Rest in Peace, Anthony Corona

I’ve just heard about Anthony Corona’s death in December. I have thoughts.

When I was in school to become a Developmental Services Worker, which is the certification most preferred by the Ontario government for those who work in support positions with intellectually disabled people, the curriculum didn’t include Crisis Prevention Institute’s Non-Violent Crisis Invention certification that most agencies required in staff at the time.

Content Note: Ableism, Restraint, Abuse, Neglect, PWD Death

Small, lit, white candle held in someone’s cupped hands lights the darkness. Keyword: Anthony Corona

Image Description: Small, lit, white candle held in someone’s cupped hands lights the darkness.

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The school I attended didn’t believe in the NVCI certification; its philosophy was that workers should absorb any violence directed at them by the people they supported.

I argued with my teachers about this; I didn’t think it was fair to potentially many people, depending on the circumstance. I had a rock-solid belief, supported by the NCVI philosophy, that restraint should be a last-resort measure. But I also wanted to be sure that if I found myself in a situation where a person I was supporting was agitated and at risk of hurting self, others, or me, that I had the tools to effectively de-escalate the situation, and if a restraint (or hold, as NCVI calls it) was the tool that was necessary — well, that was regrettable, because the situation ideally should been escalated before it got to that point, but if the person was so out of control that a hold was necessary then the analysis of how we got there could wait, because the safety of everyone involved was at that point the primary consideration.

Safety.

Which is partly why I was so upset to hear that after being held in restraint on his bus ride home from school last December, 18-year-old autistic youth Anthony Corona died. I didn’t hear about this when it first happened, but it’s come up again recently because the coroner found he died from positional asphyxia — he’d had his head held between his knees for twelve minutes, blocking his airway and circulation, and he died soon after the people restraining him had discovered he’d stopped breathing.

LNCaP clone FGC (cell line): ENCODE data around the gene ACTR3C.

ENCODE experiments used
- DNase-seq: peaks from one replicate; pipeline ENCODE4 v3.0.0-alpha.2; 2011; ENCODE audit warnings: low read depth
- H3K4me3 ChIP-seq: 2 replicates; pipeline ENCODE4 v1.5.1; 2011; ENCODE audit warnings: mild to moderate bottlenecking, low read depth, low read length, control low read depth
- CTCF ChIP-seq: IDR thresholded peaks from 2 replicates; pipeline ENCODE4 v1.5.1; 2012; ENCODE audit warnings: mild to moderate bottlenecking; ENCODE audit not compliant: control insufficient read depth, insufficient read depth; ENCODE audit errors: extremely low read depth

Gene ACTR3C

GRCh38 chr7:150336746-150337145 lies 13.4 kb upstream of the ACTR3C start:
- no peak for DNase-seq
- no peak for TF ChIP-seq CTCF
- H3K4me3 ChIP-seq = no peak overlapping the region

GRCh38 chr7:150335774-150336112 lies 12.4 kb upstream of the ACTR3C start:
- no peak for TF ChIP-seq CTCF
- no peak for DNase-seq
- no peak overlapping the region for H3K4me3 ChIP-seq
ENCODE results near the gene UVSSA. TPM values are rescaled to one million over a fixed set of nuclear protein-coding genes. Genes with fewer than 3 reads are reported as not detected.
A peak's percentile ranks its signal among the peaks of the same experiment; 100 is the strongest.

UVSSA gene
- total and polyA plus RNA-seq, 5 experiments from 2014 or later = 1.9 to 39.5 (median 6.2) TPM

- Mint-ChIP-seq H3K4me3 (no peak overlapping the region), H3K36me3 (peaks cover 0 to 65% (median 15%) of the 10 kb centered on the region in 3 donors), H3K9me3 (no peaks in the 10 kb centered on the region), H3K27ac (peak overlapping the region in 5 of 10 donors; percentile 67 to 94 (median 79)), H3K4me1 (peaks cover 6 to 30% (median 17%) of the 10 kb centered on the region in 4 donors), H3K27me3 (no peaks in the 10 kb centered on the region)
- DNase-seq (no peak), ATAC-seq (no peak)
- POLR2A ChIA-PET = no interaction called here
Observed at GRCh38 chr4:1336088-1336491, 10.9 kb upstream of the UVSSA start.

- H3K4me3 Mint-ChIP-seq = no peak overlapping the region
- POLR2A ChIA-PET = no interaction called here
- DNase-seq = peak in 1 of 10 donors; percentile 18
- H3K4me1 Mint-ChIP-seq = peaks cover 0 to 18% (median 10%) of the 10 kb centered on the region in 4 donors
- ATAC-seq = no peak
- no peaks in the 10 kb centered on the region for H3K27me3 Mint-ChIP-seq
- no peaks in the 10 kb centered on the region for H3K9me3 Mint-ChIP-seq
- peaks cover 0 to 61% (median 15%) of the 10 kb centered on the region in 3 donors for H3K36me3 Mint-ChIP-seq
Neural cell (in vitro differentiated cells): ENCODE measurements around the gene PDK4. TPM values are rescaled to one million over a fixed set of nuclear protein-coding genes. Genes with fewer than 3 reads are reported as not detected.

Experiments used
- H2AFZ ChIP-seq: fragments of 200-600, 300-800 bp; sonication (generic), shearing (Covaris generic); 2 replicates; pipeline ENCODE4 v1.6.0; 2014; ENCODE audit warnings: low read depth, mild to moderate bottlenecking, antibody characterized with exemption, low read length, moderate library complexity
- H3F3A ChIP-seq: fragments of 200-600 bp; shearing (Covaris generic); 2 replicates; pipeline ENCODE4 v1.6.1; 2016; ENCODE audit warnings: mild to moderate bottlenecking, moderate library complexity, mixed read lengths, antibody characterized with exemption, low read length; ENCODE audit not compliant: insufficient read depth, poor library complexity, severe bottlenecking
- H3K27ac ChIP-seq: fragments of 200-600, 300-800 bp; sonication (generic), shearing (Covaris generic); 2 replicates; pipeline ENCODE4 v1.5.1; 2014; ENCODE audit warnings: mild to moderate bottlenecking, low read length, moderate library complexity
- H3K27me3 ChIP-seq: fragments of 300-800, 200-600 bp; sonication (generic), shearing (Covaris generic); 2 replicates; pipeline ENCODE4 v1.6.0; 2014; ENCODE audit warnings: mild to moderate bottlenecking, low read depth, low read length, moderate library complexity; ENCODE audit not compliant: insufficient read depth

There is no excuse for this.

Corona, who was also intellectually disabled, seemed from accounts to be out of control when he was restrained — he’d thrown a half-full bottle of water at an aide and physically attacked another student. At 5’10” and 190 lbs., he was a large young man, but could have been restrained easily using a two-person NVCI hold, removed from the bus without breaking the hold, and held and periodically repositioned by employees (who could have spelled off by other employees, if necessary) outside the bus until more assistance arrived. He, the employees doing the hold, and anyone else in the area would have been safe, provided that the hold was being done properly by trained individuals.

CPI does not sanction (nor does any other system of behaviour management of which I’ve ever heard) forcing an individual’s head between their knees and holding it there for even ten seconds, let alone twelve minutes. This restraint caused his death by positional asphyxia — and the determination that autism and was a contributing factor needs to be struck from the coroner’s report. Autism is not a lethal condition, and the suggestion that behaviours exhibited by Anthony Corona (ones that the coroner has apparently linked to his autism diagnosis) contributed to his death is ableist victim-blaming.

Shame on the coroner.

I wish that I could see the police report, because several things have struck me as I’ve read media accounts of Anthony Corona’s death and events leading up to it on which I’d like clarification.

Restraint on the Bus